An anti-CD19 chimeric antigen receptor (CAR) T-cell-transduced natural killer (NK) therapy induced responses in patients with non-Hodgkin lymphoma (NHL) and chronic lymphocytic leukemia (CLL), according to a study published in The New England Journal of Medicine.
In the phase I/II trial, researchers administered human leukocyte antigen-mismatched anti-CD19 CAR-NK cells derived from cord blood to 11 patients (median age, 60 years) with relapsed/refractory CD19-positive NHL and CLL. NK cells were transduced with a retroviral vector expressing genes that encode anti-CD19 CAR, interleukin-15, and inducible caspase 9 as a safety switch. The cells were expanded ex vivo and administered in a single infusion at one of three doses following lymphodepleting chemotherapy: 1×105, 1×106, or 1×107 CAR-NK cells/kg of body weight.
Patients received a median of four prior therapies (range, 3-11 therapies), and most patients (n=7) were male. Median follow-up was 13.8 months (range, 2.8-20.0 months).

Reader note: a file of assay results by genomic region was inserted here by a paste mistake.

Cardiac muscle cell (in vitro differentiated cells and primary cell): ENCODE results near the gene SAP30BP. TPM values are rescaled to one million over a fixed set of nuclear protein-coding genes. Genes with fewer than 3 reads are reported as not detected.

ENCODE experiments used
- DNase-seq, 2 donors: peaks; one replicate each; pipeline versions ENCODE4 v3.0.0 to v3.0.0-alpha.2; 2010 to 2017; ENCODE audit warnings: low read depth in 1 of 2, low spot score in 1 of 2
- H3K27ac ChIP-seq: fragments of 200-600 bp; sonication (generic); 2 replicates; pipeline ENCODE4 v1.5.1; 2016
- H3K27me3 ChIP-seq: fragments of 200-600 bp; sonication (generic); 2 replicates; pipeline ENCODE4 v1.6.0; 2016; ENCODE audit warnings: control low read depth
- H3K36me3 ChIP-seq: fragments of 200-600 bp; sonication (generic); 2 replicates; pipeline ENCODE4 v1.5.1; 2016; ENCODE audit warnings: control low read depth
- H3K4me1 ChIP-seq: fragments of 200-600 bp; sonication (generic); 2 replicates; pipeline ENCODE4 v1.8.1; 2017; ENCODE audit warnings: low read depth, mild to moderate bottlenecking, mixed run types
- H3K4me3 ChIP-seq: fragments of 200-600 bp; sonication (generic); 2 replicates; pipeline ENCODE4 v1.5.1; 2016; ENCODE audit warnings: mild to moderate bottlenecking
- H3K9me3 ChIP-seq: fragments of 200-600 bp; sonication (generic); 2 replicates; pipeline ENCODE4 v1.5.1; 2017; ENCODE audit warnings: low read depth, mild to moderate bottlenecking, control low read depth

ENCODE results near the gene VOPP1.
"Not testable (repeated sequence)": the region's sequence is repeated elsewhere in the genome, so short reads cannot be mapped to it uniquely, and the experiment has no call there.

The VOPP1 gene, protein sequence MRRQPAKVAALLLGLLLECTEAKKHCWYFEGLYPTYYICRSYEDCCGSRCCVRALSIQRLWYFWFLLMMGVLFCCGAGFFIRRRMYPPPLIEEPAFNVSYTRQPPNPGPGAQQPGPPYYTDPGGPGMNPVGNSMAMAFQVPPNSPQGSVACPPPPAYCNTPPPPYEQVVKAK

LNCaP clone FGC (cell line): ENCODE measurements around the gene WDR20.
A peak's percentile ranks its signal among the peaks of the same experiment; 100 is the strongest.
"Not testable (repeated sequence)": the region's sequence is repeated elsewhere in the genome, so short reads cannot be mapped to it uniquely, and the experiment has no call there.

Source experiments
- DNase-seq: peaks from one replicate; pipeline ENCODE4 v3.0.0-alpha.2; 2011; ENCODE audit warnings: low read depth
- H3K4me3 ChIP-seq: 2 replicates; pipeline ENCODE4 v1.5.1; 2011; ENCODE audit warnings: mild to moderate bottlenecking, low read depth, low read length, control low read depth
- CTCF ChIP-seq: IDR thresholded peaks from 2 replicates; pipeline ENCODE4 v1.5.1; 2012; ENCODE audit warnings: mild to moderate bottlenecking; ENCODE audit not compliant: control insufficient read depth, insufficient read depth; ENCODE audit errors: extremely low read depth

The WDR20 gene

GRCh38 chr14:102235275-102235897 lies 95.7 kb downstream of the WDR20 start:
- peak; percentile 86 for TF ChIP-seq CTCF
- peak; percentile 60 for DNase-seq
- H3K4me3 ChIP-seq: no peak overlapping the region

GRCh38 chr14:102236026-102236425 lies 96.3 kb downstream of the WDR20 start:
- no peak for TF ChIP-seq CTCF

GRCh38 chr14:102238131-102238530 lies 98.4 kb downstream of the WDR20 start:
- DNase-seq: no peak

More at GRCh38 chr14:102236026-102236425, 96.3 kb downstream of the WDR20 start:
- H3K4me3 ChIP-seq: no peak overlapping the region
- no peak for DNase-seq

Good safety data and responses observed
This treatment did not result in cytokine release syndrome, neurotoxicity, or graft-versus-host disease, which are commonly observed side effects of CAR T-cell therapy. There was also no increase in the levels of inflammatory cytokines compared with baseline.
The maximum tolerated dose was not reached.
Eight patients (73%) responded to treatment, including seven patients who experienced complete remission (four with NHL and three with CLL). One patient had remission of the Richter’s transformation component but had persistent CLL. Responses were observed within 30 days after infusion at all dose levels. The infused CAR-NK cells expanded and persisted at low levels for at least 12 months.